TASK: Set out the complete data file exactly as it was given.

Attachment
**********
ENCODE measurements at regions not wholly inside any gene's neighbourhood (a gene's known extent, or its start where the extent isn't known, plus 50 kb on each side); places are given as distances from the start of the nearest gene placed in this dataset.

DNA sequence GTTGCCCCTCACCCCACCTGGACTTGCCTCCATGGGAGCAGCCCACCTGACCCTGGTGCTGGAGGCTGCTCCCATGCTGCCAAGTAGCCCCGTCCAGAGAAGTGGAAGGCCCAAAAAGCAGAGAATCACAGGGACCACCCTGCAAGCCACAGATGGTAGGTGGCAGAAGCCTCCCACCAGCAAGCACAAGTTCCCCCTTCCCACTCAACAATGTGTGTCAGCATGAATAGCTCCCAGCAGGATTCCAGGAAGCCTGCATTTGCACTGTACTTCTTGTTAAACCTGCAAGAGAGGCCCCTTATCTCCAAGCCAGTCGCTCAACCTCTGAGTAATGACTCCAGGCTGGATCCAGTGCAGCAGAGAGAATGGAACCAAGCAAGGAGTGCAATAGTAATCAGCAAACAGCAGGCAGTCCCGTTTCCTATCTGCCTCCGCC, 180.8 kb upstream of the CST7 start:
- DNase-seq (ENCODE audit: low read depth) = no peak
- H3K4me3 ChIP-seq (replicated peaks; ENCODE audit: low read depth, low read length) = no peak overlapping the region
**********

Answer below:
ENCODE measurements at regions not wholly inside any gene's neighbourhood (a gene's known extent, or its start where the extent isn't known, plus 50 kb on each side); places are given as distances from the start of the nearest gene placed in this dataset.

DNA sequence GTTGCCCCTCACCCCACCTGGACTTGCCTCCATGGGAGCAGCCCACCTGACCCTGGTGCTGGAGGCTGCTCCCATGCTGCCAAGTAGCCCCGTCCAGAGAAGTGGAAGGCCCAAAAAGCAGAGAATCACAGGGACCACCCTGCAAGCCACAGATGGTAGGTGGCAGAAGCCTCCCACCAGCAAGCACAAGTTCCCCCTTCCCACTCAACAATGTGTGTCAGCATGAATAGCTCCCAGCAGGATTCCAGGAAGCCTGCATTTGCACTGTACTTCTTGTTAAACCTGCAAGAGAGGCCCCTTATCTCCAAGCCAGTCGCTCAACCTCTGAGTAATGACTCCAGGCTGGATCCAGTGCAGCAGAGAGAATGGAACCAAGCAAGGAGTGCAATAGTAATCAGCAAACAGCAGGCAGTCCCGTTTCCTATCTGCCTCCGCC, 180.8 kb upstream of the CST7 start:
- DNase-seq (ENCODE audit: low read depth) = no peak
- H3K4me3 ChIP-seq (replicated peaks; ENCODE audit: low read depth, low read length) = no peak overlapping the region